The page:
Weather plays a big part all over. In the winter with no sun, you might expect the temps to be constant but they are not. In McMurdo they can go from 40 below to 5 or 10 above pretty quickly depending on where the winds are blowing from. The meteorologist told it to me this way. The Pole sits on an almost two mile high shelf of ice. Without anything else, it’s a little like climbing a high mountain, it’s just colder up high. In absence of any other weather fronts or conditions, a cold dense layer of air builds over the pole and is held in place there as an inversion by outlying warmer air. Once it gets large enough or if some other atmospheric force works on it, the mass of cold air starts to displace the warmer air and flow downhill, creating katabatic winds. They concentrate in canyons at the coast and can blow up to a hundred miles an hour. McMurdo sits just to the side of one one of these flows. The winds compress and heat up as they go downhill, but not in a way you can tell. 60 below to 40 below doesn’t mean much when the winds are blowing at forty knots. Anyway, without any other fronts coming in, this natural flow of cold air building up and then flowing downhill to the coast will cause fluctuations. Once the sun is up and you start to add heat, it gets really complicated. I think that is why you need a degree in weather forcasting to go much further than this.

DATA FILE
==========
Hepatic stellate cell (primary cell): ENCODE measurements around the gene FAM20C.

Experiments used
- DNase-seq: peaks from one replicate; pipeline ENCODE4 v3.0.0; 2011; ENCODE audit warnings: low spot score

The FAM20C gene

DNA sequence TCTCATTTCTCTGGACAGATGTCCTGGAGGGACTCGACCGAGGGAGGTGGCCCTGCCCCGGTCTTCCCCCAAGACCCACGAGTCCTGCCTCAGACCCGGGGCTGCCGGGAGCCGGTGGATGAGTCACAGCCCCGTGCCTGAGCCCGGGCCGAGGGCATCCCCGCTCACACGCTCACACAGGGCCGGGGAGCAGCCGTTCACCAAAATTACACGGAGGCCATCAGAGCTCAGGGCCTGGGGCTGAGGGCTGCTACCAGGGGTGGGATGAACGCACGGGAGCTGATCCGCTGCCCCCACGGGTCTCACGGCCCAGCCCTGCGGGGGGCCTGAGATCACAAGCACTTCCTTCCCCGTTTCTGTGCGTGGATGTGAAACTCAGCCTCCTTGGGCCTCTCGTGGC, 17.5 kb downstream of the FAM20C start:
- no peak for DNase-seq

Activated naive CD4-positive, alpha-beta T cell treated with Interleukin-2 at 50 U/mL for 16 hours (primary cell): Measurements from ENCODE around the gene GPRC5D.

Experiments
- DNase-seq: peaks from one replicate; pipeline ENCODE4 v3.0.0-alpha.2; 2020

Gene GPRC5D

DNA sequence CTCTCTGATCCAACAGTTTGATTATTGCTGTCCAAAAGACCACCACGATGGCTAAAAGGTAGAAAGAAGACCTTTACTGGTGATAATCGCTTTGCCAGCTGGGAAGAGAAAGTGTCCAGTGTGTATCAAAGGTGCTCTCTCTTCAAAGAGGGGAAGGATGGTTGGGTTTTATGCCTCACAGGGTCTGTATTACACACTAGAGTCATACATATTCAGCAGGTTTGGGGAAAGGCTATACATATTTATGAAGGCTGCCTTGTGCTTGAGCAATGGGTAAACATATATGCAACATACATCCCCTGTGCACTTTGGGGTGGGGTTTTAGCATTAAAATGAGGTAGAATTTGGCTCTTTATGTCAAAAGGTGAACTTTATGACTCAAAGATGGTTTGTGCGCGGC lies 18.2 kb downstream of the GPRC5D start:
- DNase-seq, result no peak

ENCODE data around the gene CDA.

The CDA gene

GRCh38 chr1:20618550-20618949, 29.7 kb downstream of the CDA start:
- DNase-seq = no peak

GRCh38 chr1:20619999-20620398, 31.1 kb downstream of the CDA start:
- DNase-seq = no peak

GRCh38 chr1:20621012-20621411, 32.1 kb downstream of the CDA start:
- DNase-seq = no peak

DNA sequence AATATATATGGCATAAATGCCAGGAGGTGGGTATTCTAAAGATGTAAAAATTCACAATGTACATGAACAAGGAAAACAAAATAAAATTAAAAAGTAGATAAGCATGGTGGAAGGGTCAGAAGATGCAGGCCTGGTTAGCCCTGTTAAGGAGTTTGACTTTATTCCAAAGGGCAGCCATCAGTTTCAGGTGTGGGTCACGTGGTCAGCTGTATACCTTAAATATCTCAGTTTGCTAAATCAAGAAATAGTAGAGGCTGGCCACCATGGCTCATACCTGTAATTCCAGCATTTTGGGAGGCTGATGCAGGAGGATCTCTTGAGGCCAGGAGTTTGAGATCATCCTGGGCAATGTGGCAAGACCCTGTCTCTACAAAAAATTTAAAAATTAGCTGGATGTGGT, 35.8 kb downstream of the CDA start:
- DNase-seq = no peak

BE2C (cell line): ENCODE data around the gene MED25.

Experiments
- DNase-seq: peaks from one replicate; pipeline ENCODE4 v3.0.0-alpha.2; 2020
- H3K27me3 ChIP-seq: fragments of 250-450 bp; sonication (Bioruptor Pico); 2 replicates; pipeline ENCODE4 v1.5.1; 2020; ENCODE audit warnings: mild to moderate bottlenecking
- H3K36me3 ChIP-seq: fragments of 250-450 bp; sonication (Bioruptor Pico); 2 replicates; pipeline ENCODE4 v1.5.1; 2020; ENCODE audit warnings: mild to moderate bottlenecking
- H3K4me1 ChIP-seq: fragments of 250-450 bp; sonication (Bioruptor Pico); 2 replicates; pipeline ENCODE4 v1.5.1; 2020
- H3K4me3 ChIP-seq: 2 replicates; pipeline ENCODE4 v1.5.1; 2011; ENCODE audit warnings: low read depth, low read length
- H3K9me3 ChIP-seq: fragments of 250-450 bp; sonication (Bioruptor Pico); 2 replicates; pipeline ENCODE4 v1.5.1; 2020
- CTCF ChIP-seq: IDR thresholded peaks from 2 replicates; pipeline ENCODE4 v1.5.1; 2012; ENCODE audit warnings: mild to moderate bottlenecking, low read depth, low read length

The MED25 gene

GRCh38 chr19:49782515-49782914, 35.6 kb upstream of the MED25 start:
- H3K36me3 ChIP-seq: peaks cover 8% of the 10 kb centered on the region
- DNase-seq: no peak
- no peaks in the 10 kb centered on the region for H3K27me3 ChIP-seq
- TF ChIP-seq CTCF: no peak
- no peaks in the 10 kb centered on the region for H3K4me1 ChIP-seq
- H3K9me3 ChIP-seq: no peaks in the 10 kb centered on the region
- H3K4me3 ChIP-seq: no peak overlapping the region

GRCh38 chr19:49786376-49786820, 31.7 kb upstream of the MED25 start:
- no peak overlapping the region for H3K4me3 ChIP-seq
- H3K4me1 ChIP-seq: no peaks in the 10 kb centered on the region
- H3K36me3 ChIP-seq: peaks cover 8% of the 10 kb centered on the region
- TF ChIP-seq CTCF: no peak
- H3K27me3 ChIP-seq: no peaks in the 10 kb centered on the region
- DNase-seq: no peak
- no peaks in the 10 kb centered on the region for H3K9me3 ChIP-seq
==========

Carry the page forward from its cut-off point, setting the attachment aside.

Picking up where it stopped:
Hope this helps

    #10477
    Idan
    Member

    That makes a lot of sense, and I understand a good 72% of it. 😆

    #10478
    MightyAtlas
    Moderator

    Watch the movie Whiteout. It’s very accurate in its depiction of Pole and its weather (including the ‘big’ storm that is rotating counterclockwise instead of clockwise).

    #10479
    Idan
    Member

    @MightyAtlas wrote:

    Watch the movie Whiteout. It’s very accurate in its depiction of Pole and its weather (including the ‘big’ storm that is rotating counterclockwise instead of clockwise).

    Thanks Atlas, I added it to the netflix queue. Hey, they can’t get everything perfectly right. They’re not The Discovery Channel or National Geographic 😆

Viewing 15 posts - 1 through 15 (of 17 total)
  • You must be logged in to reply to this topic.